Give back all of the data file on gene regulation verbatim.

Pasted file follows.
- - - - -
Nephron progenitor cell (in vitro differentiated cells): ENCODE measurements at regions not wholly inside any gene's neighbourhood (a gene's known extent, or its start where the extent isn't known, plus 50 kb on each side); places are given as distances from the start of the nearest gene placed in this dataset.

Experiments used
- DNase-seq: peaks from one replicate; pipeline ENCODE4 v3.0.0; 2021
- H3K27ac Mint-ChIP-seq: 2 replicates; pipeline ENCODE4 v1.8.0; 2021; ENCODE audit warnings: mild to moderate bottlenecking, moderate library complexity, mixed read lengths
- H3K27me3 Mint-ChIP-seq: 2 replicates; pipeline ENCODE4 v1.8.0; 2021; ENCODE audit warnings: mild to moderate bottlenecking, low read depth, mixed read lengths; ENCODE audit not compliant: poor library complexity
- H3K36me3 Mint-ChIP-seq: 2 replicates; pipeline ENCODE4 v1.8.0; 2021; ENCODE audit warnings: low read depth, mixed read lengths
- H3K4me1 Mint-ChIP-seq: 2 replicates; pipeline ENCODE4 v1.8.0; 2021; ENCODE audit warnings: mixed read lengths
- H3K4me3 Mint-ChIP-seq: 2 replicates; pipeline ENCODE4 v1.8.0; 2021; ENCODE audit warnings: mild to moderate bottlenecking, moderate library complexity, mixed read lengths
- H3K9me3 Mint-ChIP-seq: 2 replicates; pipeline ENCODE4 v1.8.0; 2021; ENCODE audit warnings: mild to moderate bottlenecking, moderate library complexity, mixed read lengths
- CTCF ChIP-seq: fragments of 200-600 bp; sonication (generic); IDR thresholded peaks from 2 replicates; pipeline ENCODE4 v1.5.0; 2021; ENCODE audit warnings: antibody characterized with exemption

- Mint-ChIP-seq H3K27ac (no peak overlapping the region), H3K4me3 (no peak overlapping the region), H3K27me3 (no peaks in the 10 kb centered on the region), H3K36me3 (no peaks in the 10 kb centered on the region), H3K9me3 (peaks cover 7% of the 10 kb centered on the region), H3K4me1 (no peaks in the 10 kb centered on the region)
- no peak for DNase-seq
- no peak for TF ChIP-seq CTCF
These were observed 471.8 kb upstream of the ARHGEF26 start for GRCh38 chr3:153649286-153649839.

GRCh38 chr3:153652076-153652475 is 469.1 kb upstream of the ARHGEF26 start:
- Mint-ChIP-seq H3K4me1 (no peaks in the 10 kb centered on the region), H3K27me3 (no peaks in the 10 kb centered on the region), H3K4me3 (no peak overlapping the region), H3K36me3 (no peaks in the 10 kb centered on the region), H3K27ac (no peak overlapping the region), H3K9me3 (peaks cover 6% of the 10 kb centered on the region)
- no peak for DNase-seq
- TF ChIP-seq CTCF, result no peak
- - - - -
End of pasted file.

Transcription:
Nephron progenitor cell (in vitro differentiated cells): ENCODE measurements at regions not wholly inside any gene's neighbourhood (a gene's known extent, or its start where the extent isn't known, plus 50 kb on each side); places are given as distances from the start of the nearest gene placed in this dataset.

Experiments used
- DNase-seq: peaks from one replicate; pipeline ENCODE4 v3.0.0; 2021
- H3K27ac Mint-ChIP-seq: 2 replicates; pipeline ENCODE4 v1.8.0; 2021; ENCODE audit warnings: mild to moderate bottlenecking, moderate library complexity, mixed read lengths
- H3K27me3 Mint-ChIP-seq: 2 replicates; pipeline ENCODE4 v1.8.0; 2021; ENCODE audit warnings: mild to moderate bottlenecking, low read depth, mixed read lengths; ENCODE audit not compliant: poor library complexity
- H3K36me3 Mint-ChIP-seq: 2 replicates; pipeline ENCODE4 v1.8.0; 2021; ENCODE audit warnings: low read depth, mixed read lengths
- H3K4me1 Mint-ChIP-seq: 2 replicates; pipeline ENCODE4 v1.8.0; 2021; ENCODE audit warnings: mixed read lengths
- H3K4me3 Mint-ChIP-seq: 2 replicates; pipeline ENCODE4 v1.8.0; 2021; ENCODE audit warnings: mild to moderate bottlenecking, moderate library complexity, mixed read lengths
- H3K9me3 Mint-ChIP-seq: 2 replicates; pipeline ENCODE4 v1.8.0; 2021; ENCODE audit warnings: mild to moderate bottlenecking, moderate library complexity, mixed read lengths
- CTCF ChIP-seq: fragments of 200-600 bp; sonication (generic); IDR thresholded peaks from 2 replicates; pipeline ENCODE4 v1.5.0; 2021; ENCODE audit warnings: antibody characterized with exemption

- Mint-ChIP-seq H3K27ac (no peak overlapping the region), H3K4me3 (no peak overlapping the region), H3K27me3 (no peaks in the 10 kb centered on the region), H3K36me3 (no peaks in the 10 kb centered on the region), H3K9me3 (peaks cover 7% of the 10 kb centered on the region), H3K4me1 (no peaks in the 10 kb centered on the region)
- no peak for DNase-seq
- no peak for TF ChIP-seq CTCF
These were observed 471.8 kb upstream of the ARHGEF26 start for GRCh38 chr3:153649286-153649839.

GRCh38 chr3:153652076-153652475 is 469.1 kb upstream of the ARHGEF26 start:
- Mint-ChIP-seq H3K4me1 (no peaks in the 10 kb centered on the region), H3K27me3 (no peaks in the 10 kb centered on the region), H3K4me3 (no peak overlapping the region), H3K36me3 (no peaks in the 10 kb centered on the region), H3K27ac (no peak overlapping the region), H3K9me3 (peaks cover 6% of the 10 kb centered on the region)
- no peak for DNase-seq
- TF ChIP-seq CTCF, result no peak